AFCI breaker (in Wisconsin) needed for dedicated light circuit?

Discussion in 'Electrical Forum discussion & Blog' started by snokel, Jul 30, 2014.

  1. snokel

    snokel Member

    Messages:
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    Location:
    Wi
    Does anyone know if arc fault breakers are required on dedicated light circuits in Wiscconsin?
    Reason I ask is my house was built in 2012 and none of the dedicated light circuits have AFCI breakers but al the outlets that are not GFCI protected do.
    I have a can light circuit in the basement that I need to permanently install in the panel.

    Thanks,

    Snorkel
  2. jadnashua

    jadnashua Retired Defense Industry Engineer xxx

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    Both the state and your local code enforcement agencies could have slightly different adaptations of the national codes...the only way to really know is to talk to a local building inspector, IMHO. IOW, it depends on what implementation of the code, and which one, your local area is currently using. Some are still using the code defined from years ago, and have not adopted the newest ones.
  3. DonL

    DonL Jack of all trades Master of one

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    I will add my none expert reply.

    There is no need for a light to be on a Arc Fault protector.

    If it is in a Damp location, like a basement, and you can reach the bulb, it should be on a Ground fault interrupt.

    If the light is on a arc fault protector, and anything causes a arc , it Can turn off the light, and that is not good in a dark location, when you need to get out


    A basement should always have aux lighting. I think, and a GFI is your best bet for safety protection.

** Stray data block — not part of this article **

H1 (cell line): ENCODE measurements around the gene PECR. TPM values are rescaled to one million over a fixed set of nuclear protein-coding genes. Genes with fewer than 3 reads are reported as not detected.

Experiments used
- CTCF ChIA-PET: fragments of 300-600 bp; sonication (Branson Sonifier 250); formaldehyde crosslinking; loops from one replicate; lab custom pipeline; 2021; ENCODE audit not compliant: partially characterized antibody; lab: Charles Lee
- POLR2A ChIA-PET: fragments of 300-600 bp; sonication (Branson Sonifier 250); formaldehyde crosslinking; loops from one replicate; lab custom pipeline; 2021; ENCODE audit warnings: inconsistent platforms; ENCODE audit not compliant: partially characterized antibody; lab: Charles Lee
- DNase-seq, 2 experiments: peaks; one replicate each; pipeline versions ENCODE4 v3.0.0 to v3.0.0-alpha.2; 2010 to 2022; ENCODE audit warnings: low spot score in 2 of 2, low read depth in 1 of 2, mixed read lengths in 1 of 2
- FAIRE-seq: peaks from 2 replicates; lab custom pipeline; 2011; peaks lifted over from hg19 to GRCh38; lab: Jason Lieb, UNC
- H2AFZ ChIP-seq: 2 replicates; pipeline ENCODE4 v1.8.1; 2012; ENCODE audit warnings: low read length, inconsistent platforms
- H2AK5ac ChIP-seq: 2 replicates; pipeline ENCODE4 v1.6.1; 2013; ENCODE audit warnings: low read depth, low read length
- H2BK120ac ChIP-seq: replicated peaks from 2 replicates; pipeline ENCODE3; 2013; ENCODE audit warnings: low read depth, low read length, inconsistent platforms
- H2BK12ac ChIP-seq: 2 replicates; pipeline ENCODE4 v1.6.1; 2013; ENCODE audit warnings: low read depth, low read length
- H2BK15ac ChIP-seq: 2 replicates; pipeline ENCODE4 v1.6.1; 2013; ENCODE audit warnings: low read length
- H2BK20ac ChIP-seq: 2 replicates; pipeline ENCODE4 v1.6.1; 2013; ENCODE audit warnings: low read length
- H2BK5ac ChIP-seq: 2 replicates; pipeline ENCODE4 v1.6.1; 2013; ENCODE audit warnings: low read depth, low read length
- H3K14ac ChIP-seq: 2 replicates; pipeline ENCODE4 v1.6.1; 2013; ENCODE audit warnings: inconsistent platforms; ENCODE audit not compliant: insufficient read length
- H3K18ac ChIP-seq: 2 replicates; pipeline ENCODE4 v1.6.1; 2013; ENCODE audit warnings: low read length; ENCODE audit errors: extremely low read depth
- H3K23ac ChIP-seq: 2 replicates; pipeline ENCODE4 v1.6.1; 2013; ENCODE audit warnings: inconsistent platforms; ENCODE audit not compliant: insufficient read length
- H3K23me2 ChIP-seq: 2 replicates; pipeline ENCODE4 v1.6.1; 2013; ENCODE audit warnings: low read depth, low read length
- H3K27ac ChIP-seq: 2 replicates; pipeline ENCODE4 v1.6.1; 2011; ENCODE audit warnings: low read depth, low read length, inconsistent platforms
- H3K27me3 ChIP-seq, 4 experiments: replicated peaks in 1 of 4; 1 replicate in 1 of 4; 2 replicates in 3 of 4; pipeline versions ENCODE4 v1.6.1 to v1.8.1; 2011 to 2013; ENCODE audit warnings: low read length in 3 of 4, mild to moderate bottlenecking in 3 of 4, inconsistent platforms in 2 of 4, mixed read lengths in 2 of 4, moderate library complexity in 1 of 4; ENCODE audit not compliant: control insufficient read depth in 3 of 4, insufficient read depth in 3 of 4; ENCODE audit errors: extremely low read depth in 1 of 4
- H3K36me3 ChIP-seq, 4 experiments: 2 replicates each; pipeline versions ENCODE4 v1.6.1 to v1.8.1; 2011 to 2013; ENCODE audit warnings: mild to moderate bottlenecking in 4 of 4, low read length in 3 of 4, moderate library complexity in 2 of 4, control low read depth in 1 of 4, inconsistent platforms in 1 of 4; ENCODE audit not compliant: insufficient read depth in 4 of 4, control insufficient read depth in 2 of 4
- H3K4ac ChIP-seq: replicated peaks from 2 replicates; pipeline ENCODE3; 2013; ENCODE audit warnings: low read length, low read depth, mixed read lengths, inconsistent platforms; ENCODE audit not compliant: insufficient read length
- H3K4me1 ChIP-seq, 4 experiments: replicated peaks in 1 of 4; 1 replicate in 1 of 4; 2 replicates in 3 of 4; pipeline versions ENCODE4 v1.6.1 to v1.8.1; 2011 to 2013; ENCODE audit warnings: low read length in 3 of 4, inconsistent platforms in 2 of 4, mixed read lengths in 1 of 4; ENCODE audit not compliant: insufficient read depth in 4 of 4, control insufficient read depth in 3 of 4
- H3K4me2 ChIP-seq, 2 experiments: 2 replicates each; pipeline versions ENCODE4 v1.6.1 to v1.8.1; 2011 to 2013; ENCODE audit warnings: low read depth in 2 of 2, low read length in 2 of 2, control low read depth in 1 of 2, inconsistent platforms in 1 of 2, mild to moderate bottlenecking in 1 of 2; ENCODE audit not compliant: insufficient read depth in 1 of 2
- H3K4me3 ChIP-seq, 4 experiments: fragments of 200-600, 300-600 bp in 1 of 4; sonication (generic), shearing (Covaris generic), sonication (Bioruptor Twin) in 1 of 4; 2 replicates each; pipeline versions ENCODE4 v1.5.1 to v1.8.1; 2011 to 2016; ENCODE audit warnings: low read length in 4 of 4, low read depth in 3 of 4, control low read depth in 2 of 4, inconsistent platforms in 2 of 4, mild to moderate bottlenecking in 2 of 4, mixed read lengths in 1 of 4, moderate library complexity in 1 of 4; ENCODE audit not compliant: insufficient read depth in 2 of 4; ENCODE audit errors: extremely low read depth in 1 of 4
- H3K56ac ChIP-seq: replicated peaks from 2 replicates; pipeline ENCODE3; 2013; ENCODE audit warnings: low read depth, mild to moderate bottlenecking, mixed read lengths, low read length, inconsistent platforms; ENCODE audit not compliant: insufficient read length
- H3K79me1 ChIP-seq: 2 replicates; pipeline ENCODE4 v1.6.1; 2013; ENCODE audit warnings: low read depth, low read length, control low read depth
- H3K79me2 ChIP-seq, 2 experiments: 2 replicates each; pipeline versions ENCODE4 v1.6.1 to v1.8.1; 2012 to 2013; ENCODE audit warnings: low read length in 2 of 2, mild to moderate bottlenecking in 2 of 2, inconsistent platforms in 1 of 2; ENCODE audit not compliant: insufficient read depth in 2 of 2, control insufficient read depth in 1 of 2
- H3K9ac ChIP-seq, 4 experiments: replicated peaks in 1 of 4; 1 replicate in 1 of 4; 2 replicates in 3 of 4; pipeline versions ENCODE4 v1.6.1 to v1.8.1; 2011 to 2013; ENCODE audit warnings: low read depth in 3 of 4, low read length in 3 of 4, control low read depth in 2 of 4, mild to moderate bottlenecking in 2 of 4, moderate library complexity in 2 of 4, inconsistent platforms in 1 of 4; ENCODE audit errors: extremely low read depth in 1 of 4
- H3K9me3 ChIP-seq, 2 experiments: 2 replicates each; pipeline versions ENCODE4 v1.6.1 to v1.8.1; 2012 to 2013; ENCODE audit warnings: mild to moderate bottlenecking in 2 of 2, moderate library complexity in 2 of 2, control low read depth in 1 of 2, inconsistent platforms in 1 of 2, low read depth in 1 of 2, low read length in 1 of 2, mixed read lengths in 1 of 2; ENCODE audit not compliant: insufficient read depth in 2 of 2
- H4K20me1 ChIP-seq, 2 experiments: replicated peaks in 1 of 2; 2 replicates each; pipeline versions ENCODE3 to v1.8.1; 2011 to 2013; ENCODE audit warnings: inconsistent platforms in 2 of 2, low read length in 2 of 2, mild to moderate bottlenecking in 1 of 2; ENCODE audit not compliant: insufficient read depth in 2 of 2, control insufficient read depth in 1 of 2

4. jadnashua

    jadnashua Retired Defense Industry Engineer xxx

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    One's preferences have no standing if they differ from the code requirement. It's my understanding that in many places, (this assumes your locale has adopted them, they may not have) pretty much all circuits require an AFCI, and some also require it to be GFCI as well. I expect that there are some special exemptions, and the implementation date may yet be in the future. Bottom line, before you do any electrical work, you need to know YOUR local code with any local amendments, or you could run into trouble. And, note that they can and do change as newer regulations get implemented, changed, or repealed. IOW, it can be a moving target, so timing can be critical.
  5. DonL

    DonL Jack of all trades Master of one

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    Very true Jim.

    A internet forum is not a very good place to get info on YOUR code requirements.

    The inspector is the one that you need to satisfy.

    There are a lot of places that will not let you do any wiring.


    I am lucky to live where I can do what I want, But I can not inspect my own work if a permit is required.


    One should be very careful when playing with electricity.
  6. Speedy Petey

    Speedy Petey Licensed Electrical Contractor

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    Location:
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    One also needs to be careful of what advice they take from the internet. Like your previous reply for instance.
    You say your "non-expert" advice, yet you go on to make it seem your answers are factual, while NONE of them are.
  7. DonL

    DonL Jack of all trades Master of one

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    So what is the Expert Answer ?

    I never claimed to be a expert, I just know some shit, and how electricity and electronics work.

    Most light switches create a ark when you turn them on. Using a AM radio, You can test that theory for yourself.


    Have a Safe day.
  8. jwelectric

    jwelectric Electrical Contractor/Instructor

    Messages:
    2,540
    Location:
    North Carolina
    Every circuit that opens and closes through contacts will arc. The code requires “outlets” to be protected by arc fault and we have receptacle outlets as well as lighting outlets.